Looking more towards the game itself, it’s easily the non-sandbox game that I’ve put the most time into. By modern standards, the open world isn’t that big, but it’s so very dense with everything that’s packed into it. The enormous stretches of hills and plains may seem empty at first, but you’ll barely be able to walk two steps without an undiscovered location appearing on your compass, or a random NPC coming up and starting an encounter. I know there’s a lot of conversation and heated debate around this topic, but I think it’s the best world that Bethesda’s ever created.

At least once a year (often more) I get that urge to go back and start Skyrim all over again. Even though I invariably end up playing one of three different playstyles, and I have almost every noteworthy quest memorized, I still have so much fun playing through them all. I just love existing in that world and battling my way through every cave and crevasse I come across. A couple of years ago, I embarked on a playthrough where I installed a mod that disabled the compass and map and made my way around the world just using my own knowledge, and I genuinely did a bloody good job with it. I actually have a large chunk of Skyrim’s world memories in my brain and can get to most places without assistance. There’s not a single other open-world game in existence that I could do that with.

Skyrim is the RPG that contains everything I love about RPGs. I love that it keeps getting re-released under ever console that exists, it just gives me more excuses to play it again…and again…and again…and again…an-well, you get the point.

4 – Minecraft

Release Date: 18th November 2011
Developer: Mojang Studios
Publisher: Mojang Studios, Microsoft Studios
Platforms: Anything released after 2009…except the Ouya
Metacritic Average: 93%

It’s a game about…pretty much anything you want it to be about.

What can you even say? It’s the best selling game ever made, it’s got a cultural reach beyond anything anyone had ever imagined a video game could. You could even argue that it changed the world in several ways, but that’s for people more intelligent than me to debate. How do you even describe what’s so remarkable about a game that means so many things to literally hundreds of millions of people? I guess I can just explain what it means to me.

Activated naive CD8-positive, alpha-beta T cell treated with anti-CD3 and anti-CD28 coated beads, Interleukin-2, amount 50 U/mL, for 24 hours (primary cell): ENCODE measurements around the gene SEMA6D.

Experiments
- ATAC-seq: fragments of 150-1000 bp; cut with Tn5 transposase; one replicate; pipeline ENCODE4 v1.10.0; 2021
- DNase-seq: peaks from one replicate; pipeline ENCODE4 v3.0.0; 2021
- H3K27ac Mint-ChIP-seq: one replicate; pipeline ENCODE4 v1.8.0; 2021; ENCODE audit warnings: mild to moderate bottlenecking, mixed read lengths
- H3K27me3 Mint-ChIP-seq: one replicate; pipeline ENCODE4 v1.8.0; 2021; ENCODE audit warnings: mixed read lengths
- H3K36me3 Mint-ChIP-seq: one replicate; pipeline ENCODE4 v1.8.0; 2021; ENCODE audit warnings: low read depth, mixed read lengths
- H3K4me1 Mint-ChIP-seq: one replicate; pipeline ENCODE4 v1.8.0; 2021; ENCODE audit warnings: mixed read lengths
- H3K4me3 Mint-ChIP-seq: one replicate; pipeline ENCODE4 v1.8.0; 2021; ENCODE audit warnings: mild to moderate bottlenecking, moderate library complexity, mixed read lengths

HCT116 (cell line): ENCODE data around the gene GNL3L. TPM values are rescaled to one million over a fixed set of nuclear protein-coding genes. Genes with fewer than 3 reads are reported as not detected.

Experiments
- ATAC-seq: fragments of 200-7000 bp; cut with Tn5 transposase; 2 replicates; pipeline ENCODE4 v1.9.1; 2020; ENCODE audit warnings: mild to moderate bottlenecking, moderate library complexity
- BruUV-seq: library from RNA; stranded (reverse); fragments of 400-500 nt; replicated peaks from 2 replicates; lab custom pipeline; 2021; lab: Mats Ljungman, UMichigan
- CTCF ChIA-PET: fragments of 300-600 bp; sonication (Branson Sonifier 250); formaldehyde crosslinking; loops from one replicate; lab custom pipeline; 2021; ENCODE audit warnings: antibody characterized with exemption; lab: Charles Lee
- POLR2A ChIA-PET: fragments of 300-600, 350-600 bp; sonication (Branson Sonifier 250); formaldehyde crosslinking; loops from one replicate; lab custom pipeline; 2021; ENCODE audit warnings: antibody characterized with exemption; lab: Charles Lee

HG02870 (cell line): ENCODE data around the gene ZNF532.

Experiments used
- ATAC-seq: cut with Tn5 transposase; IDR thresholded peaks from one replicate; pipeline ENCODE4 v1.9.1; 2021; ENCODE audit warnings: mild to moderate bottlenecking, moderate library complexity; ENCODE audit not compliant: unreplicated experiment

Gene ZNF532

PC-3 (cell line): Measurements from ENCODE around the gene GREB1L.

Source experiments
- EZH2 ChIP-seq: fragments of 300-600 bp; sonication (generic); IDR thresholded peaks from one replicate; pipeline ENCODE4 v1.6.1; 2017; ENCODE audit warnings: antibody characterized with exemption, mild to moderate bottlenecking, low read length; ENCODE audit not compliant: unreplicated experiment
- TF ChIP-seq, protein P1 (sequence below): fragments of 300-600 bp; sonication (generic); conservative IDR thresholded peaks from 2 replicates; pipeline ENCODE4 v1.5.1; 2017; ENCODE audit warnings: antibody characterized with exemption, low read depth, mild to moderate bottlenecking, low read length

Minecraft was the first time I really understood how a ‘gaming community’ could thrive on the internet. Through things like the hundreds of Minecraft channels on YouTube or the vast amount of forums where Minecraft was the primary focus, I came to appreciate how exactly gaming brings people together. Not only did I see all the creators I love, interact and collaborate together in a way that I hadn’t seen before, but I found communities where I participated and made friends too. Thanks to Minecraft, the internet became a much larger place to me, full of real people, who I could actually talk to and be friends with. I’d never used the internet like that before Minecraft came along.

Outside of that, the game plays incredibly. It is far-and-away the game I’ve sunk the most time into across my whole life. Unfortunately, I don’t have the exact numbers for it, but given that I’ve been playing it regularly ever since I was 12, I’d say it’s easily been several thousand hours. I’ve created so many different worlds, many on my own, many with friends and they’ve all created a unique experience. Be it because of location, or creativity, or wherever I was getting my inspiration at the time, I’ve never built two worlds that look the same.

Not to mention, it’s one of the best games to play socially too because just about everyone owns it. During the past 6 months especially, playing Minecraft with the people I care about is more or less the only time I’ve been able to socialize. It’s such an easy game for everyone to grasp and everyone to do well in. It can be competitive if you want it to be, but it can be just as – if not more – fun when played collaboratively. It’s just such an easy game to play, it doesn’t really require much mental effort if you don’t want it to.

There’s so much more I could say about this game, but – much like the cultural impact of the game itself – we would be here indefinitely if I talked about everything I loved about Minecraft. I think the simplest way to explain it is that it’s a game that measurably makes my life better in so many ways, regardless of how old I was, or what state I was in.

3 – TowerFall Ascension

Release Date: 25th June 2013
Developer: Matt Makes Games
Publisher: Matt Makes Games
Platforms: Playstation 4, Playstation Vita, Xbox One, Nintendo Switch, Windows, Linux, Android, Ouya…no, really
Metacritic Average: 89%

It’s a game about fast-paced, arena-based archery.

It’s worth mentioning here that all of these top 3 games were in the number 1 spot at some point during the process of putting this list together. I love them all that much.

TowerFall Ascension is the most fun I’ve ever had playing a video game. It’s as simple as that.